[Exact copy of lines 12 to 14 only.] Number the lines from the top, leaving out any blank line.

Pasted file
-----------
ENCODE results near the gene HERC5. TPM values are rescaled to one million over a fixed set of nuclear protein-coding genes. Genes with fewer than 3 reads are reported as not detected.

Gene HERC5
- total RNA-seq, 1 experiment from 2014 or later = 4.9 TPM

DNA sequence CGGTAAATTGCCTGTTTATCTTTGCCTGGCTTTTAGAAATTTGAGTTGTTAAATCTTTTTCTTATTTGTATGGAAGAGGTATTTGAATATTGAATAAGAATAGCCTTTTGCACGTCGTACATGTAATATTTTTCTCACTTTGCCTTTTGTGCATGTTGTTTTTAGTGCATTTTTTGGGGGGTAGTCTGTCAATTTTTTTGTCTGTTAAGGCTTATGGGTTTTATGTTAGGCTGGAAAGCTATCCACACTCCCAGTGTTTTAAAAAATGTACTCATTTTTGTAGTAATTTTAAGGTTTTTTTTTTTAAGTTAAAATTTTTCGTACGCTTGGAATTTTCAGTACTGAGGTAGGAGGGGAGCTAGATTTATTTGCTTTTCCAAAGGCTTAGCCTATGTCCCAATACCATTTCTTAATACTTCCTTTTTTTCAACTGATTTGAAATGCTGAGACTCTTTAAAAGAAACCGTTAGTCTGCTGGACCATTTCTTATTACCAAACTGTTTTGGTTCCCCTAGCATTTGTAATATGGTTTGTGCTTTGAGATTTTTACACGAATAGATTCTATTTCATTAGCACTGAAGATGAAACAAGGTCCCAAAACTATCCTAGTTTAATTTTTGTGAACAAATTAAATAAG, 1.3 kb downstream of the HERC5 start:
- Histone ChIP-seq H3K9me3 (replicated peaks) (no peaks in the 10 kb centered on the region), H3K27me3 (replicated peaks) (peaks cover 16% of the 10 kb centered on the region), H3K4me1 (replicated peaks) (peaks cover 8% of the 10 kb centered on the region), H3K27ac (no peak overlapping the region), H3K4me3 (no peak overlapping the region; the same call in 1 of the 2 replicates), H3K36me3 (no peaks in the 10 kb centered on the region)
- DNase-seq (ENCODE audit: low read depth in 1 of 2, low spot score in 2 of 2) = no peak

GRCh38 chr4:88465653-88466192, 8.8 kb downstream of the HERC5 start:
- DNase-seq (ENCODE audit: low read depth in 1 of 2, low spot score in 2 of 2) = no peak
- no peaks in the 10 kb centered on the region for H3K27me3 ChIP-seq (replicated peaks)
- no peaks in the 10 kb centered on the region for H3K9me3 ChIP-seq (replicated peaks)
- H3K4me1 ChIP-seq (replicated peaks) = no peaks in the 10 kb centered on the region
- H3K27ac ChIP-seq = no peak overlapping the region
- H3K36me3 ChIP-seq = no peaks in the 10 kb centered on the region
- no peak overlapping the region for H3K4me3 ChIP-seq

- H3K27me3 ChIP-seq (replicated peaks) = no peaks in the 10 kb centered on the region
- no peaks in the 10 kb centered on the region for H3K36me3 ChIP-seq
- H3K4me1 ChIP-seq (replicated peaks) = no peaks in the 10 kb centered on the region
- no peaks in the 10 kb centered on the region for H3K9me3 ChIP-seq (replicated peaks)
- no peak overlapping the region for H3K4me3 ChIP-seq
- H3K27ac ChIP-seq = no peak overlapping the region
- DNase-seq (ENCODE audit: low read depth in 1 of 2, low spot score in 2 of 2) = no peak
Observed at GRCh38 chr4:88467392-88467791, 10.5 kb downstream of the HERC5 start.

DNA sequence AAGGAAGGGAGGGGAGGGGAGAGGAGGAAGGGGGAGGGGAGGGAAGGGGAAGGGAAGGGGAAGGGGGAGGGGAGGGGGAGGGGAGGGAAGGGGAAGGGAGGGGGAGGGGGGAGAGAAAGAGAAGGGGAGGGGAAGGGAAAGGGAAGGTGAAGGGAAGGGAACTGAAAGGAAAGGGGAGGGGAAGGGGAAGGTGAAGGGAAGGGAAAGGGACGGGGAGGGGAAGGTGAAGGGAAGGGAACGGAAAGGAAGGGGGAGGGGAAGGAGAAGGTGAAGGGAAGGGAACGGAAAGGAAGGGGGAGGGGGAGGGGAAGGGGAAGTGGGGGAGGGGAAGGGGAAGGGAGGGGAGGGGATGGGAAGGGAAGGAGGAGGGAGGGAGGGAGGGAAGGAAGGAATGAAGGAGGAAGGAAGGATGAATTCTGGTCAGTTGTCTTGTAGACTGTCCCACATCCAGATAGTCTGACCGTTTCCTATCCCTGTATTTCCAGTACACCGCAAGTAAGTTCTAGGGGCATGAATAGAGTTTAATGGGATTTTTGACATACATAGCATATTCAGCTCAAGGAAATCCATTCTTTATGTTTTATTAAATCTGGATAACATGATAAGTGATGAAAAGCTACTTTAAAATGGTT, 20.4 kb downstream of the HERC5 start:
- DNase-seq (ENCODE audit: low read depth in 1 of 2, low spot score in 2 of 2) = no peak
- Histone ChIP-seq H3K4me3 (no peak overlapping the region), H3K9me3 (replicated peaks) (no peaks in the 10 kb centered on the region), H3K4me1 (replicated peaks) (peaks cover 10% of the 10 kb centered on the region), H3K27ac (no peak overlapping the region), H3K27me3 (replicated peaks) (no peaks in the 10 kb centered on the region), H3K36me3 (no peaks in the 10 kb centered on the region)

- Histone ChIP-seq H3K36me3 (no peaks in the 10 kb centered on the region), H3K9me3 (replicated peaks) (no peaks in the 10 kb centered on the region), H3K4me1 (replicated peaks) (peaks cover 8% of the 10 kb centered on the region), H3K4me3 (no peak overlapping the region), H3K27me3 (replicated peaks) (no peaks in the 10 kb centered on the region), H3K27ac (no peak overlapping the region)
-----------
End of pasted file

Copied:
- H3K27ac ChIP-seq = no peak overlapping the region
- H3K36me3 ChIP-seq = no peaks in the 10 kb centered on the region
- no peak overlapping the region for H3K4me3 ChIP-seq